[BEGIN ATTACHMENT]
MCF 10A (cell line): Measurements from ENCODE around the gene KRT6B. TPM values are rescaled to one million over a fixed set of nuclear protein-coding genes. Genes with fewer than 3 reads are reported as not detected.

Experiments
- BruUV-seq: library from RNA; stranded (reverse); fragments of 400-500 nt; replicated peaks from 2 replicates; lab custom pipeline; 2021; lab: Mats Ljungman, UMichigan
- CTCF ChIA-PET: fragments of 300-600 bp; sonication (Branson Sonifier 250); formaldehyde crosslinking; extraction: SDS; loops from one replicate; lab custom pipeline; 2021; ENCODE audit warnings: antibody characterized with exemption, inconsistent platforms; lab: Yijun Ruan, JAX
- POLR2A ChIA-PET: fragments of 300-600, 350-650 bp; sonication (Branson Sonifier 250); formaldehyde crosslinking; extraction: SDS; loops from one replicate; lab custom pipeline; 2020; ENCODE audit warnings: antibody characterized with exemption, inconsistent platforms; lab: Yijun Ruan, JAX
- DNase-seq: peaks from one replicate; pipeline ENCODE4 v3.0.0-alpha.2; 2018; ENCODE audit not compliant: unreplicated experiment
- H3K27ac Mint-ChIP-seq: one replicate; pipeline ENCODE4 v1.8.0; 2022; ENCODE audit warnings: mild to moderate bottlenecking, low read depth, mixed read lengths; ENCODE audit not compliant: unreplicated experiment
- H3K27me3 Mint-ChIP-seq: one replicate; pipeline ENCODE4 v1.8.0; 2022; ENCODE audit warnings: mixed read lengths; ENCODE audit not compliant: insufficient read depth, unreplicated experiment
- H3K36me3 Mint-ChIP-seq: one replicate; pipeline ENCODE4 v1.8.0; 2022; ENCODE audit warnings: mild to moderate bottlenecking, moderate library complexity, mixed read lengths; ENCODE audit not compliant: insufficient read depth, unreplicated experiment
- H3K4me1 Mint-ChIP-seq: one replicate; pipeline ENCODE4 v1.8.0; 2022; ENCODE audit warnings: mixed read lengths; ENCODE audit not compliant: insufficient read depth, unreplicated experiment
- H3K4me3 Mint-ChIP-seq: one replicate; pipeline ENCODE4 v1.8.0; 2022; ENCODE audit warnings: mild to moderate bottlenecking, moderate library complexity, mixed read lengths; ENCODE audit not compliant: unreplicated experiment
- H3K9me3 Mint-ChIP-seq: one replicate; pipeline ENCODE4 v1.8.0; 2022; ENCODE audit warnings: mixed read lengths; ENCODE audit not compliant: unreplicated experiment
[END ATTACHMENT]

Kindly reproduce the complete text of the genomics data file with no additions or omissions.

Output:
MCF 10A (cell line): Measurements from ENCODE around the gene KRT6B. TPM values are rescaled to one million over a fixed set of nuclear protein-coding genes. Genes with fewer than 3 reads are reported as not detected.

Experiments
- BruUV-seq: library from RNA; stranded (reverse); fragments of 400-500 nt; replicated peaks from 2 replicates; lab custom pipeline; 2021; lab: Mats Ljungman, UMichigan
- CTCF ChIA-PET: fragments of 300-600 bp; sonication (Branson Sonifier 250); formaldehyde crosslinking; extraction: SDS; loops from one replicate; lab custom pipeline; 2021; ENCODE audit warnings: antibody characterized with exemption, inconsistent platforms; lab: Yijun Ruan, JAX
- POLR2A ChIA-PET: fragments of 300-600, 350-650 bp; sonication (Branson Sonifier 250); formaldehyde crosslinking; extraction: SDS; loops from one replicate; lab custom pipeline; 2020; ENCODE audit warnings: antibody characterized with exemption, inconsistent platforms; lab: Yijun Ruan, JAX
- DNase-seq: peaks from one replicate; pipeline ENCODE4 v3.0.0-alpha.2; 2018; ENCODE audit not compliant: unreplicated experiment
- H3K27ac Mint-ChIP-seq: one replicate; pipeline ENCODE4 v1.8.0; 2022; ENCODE audit warnings: mild to moderate bottlenecking, low read depth, mixed read lengths; ENCODE audit not compliant: unreplicated experiment
- H3K27me3 Mint-ChIP-seq: one replicate; pipeline ENCODE4 v1.8.0; 2022; ENCODE audit warnings: mixed read lengths; ENCODE audit not compliant: insufficient read depth, unreplicated experiment
- H3K36me3 Mint-ChIP-seq: one replicate; pipeline ENCODE4 v1.8.0; 2022; ENCODE audit warnings: mild to moderate bottlenecking, moderate library complexity, mixed read lengths; ENCODE audit not compliant: insufficient read depth, unreplicated experiment
- H3K4me1 Mint-ChIP-seq: one replicate; pipeline ENCODE4 v1.8.0; 2022; ENCODE audit warnings: mixed read lengths; ENCODE audit not compliant: insufficient read depth, unreplicated experiment
- H3K4me3 Mint-ChIP-seq: one replicate; pipeline ENCODE4 v1.8.0; 2022; ENCODE audit warnings: mild to moderate bottlenecking, moderate library complexity, mixed read lengths; ENCODE audit not compliant: unreplicated experiment
- H3K9me3 Mint-ChIP-seq: one replicate; pipeline ENCODE4 v1.8.0; 2022; ENCODE audit warnings: mixed read lengths; ENCODE audit not compliant: unreplicated experiment